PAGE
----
You say you need a lightweight, yet powerful sound reinforcement amplifier. In a market filled with lightweight, switching power supply amplifiers Lab.gruppen enters with its top-of-the-line fP6400 ($4,495). Yes, from the country that brought us Ikea with its weird names for furniture, comes an amp that is setting the touring world on its listening ear.
Product PointsApplications: Live sound, touring, install, and club
Key Features: Two-channel; 3,200m watts per channel, switching mode power supply, clip limiter, parallel, link
Contact: Lab.gruppen at 805-373-1828, Web Site.
B>Review Setup: Yamaha PM 3500 console; dbx Drive Rack 480 processor; EAW SB 850, SB250 subwoofers, KF 730 speakers.
First thing you will notice when you pull this monster of an amp out of the box is how light it actually is. Weighing in at an astoundingly low 22 pounds, you feel as though the factory just sent an empty chassis. Once you fire up the amp, you will know it’s definitely not empty.
The fP6400 claimed output is 3,200 watts per channel into two channels at 2 ohms. Inputs include two Neutrik combo connectors accepting XLR or 1/4-inch TRS jacks. There is also a parallel link jack, and link switch for combining inputs to both channels or out to another amp. Outputs are set to two Neutrik, four-pole, Speakon connectors – one for each channel, either of which would provide an output connection when set up in bridged mode.
On the input side, Lab.gruppen designed a flexible gain structure to meet the needs of different systems. This is done by a multiple position gain DIP switch on the rear panel. The maximum amplifier gain can be set to all industry standards: 20 dB, 23 dB, 26 dB, 29 dB, 32 dB, 35dB, 38 dB and 41dB. The fP6400 also has a matching load select switch (MLS) for converting output power requirements, depending upon the load driven and therefore managing the current through the power supply. The switch can be set to 0, -2 dB, -4 dB or -5 dB. A clip limiter is also incorporated in the design that is switchable, on and off, for both channels.
The front panel contains the gain controls for both channels via 31-position detent knobs. From there you move to the “Christmas Tree” of LEDs.
I had the pleasure of using the fP6400 on several shows over the last few months. First was a government dinner gala. The fP6400 powered a set of EAW 250 subs. Head room was fantastic; I was very impressed. The link switch is a very handy feature, because, if you are like me and run subs in a mono configuration, the single input to both channels is important. The “Christmas Tree” is impressive and is fairly accurate in letting you know not only the available headroom you have left in the amp, but how hard the amp is really working.On the negative side, with so many LEDs placed so close together, sometimes it is hard to read an exact level. With the multiple gain settings you can configure the fP6400 to be as efficient amp as you will ever need.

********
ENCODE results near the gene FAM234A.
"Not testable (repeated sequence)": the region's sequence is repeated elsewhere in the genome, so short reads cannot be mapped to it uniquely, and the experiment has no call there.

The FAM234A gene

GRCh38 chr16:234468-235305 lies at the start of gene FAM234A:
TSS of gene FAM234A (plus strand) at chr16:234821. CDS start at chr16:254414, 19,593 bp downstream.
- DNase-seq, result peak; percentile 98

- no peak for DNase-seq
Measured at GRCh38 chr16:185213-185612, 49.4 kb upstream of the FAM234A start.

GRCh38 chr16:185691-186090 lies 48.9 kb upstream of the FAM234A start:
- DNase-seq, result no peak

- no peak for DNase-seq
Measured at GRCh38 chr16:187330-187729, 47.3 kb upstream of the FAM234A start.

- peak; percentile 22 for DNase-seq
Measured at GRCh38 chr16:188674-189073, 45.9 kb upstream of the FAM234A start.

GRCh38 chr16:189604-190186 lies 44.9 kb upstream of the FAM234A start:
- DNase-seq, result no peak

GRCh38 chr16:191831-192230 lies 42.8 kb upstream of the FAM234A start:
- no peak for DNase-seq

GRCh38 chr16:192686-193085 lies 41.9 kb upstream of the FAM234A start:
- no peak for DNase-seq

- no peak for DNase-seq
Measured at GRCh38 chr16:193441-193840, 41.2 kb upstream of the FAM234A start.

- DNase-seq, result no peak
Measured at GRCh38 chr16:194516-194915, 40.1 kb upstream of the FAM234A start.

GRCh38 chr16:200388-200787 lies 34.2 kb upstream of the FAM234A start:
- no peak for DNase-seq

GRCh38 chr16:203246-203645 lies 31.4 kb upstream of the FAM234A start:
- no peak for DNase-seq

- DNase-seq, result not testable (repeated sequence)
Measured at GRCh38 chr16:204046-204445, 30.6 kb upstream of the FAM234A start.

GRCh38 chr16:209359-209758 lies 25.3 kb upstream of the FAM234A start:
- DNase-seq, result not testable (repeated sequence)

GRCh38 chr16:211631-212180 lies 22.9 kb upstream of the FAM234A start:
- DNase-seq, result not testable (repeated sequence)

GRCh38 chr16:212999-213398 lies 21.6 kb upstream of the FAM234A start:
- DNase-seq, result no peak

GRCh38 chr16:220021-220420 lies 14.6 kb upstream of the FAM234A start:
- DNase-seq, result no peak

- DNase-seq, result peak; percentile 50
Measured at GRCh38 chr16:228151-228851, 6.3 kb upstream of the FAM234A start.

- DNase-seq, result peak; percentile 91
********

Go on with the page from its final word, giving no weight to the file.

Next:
I also used the fP6400 on a live show by the 80s band, The Smithereens. I was using an EAW 850 rig with two double 18-inch cabinets per side for subs. Since the cabinets were 4 ohms each I thought I would parallel them and run the load down to 2 ohms per channel of the fP6400. Wow! was my only reaction.
I have never seen or heard a set of 18-inch subs work so efficiently. The band was thrilled by the output considering it was a 2/1 configuration of low, mid, high cabinets over subs. They normally request a 1/1 ratio. Throughout the night, I ran the fP6400 hard for over five hours, and though some engineers would not recommend the low 2-ohm configuration, the amp had no problems keeping up. No failure or over-temperature (thermal) as you might see with some other conventional style amps. I think the DJ, who was playing after the band, was happier than anyone. All of his dance grooves had power behind the low end and in return the people flocked to the dance floor.
The last test for the Lab.gruppen was to fire it up in the shop. I thought I would test it by powering the new 730 small line-array from EAW. In this fashion, one channel powered the lows and one would power the mid/highs of this biamp cabinet. Driving four 730s at an 8-ohm rating would give me a good feel on the real versatility of the fP6400.
Once the gain structure was set correctly between the console output and the processor settings the 730s came alive. Remarkably the fP6400 preformed with the same grace and smoothness that I heard during my other shows.
In this ever-changing market it is a refreshing change to see a company really get it right. There is a reason this amp has made so much noise in the industry; it exceeded every expectation. If your needs require a powerful amp that can take the abuse of touring, the Lab.gruppen fP6400 should be on your list. It impressed me to the point that I think it’s time to rework our amp racks with some Lab.gruppens.